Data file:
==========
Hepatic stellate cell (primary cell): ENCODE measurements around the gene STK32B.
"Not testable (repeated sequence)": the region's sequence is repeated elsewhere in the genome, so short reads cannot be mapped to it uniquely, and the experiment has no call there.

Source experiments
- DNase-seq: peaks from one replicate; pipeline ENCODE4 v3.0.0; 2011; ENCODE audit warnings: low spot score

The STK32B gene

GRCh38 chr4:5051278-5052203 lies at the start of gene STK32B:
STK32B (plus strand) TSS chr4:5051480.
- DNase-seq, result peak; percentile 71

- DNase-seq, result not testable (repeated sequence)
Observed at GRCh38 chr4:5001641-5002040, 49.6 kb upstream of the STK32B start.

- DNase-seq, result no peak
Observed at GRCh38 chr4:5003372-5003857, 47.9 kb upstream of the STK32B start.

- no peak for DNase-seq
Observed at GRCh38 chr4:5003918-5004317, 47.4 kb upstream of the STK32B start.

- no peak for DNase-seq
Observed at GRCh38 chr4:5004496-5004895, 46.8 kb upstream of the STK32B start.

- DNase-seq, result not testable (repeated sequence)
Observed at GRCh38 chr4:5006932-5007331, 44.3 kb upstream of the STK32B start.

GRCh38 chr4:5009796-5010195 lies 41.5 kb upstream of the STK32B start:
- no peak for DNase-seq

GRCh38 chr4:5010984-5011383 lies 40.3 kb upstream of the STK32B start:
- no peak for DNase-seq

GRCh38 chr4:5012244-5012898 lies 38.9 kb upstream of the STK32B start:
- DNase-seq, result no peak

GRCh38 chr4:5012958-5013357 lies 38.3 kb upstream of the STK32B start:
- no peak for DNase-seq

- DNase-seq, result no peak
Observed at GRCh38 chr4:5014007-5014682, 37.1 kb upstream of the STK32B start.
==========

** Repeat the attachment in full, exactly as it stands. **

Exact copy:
Hepatic stellate cell (primary cell): ENCODE measurements around the gene STK32B.
"Not testable (repeated sequence)": the region's sequence is repeated elsewhere in the genome, so short reads cannot be mapped to it uniquely, and the experiment has no call there.

Source experiments
- DNase-seq: peaks from one replicate; pipeline ENCODE4 v3.0.0; 2011; ENCODE audit warnings: low spot score

The STK32B gene

GRCh38 chr4:5051278-5052203 lies at the start of gene STK32B:
STK32B (plus strand) TSS chr4:5051480.
- DNase-seq, result peak; percentile 71

- DNase-seq, result not testable (repeated sequence)
Observed at GRCh38 chr4:5001641-5002040, 49.6 kb upstream of the STK32B start.

- DNase-seq, result no peak
Observed at GRCh38 chr4:5003372-5003857, 47.9 kb upstream of the STK32B start.

- no peak for DNase-seq
Observed at GRCh38 chr4:5003918-5004317, 47.4 kb upstream of the STK32B start.

- no peak for DNase-seq
Observed at GRCh38 chr4:5004496-5004895, 46.8 kb upstream of the STK32B start.

- DNase-seq, result not testable (repeated sequence)
Observed at GRCh38 chr4:5006932-5007331, 44.3 kb upstream of the STK32B start.

GRCh38 chr4:5009796-5010195 lies 41.5 kb upstream of the STK32B start:
- no peak for DNase-seq

GRCh38 chr4:5010984-5011383 lies 40.3 kb upstream of the STK32B start:
- no peak for DNase-seq

GRCh38 chr4:5012244-5012898 lies 38.9 kb upstream of the STK32B start:
- DNase-seq, result no peak

GRCh38 chr4:5012958-5013357 lies 38.3 kb upstream of the STK32B start:
- no peak for DNase-seq

- DNase-seq, result no peak
Observed at GRCh38 chr4:5014007-5014682, 37.1 kb upstream of the STK32B start.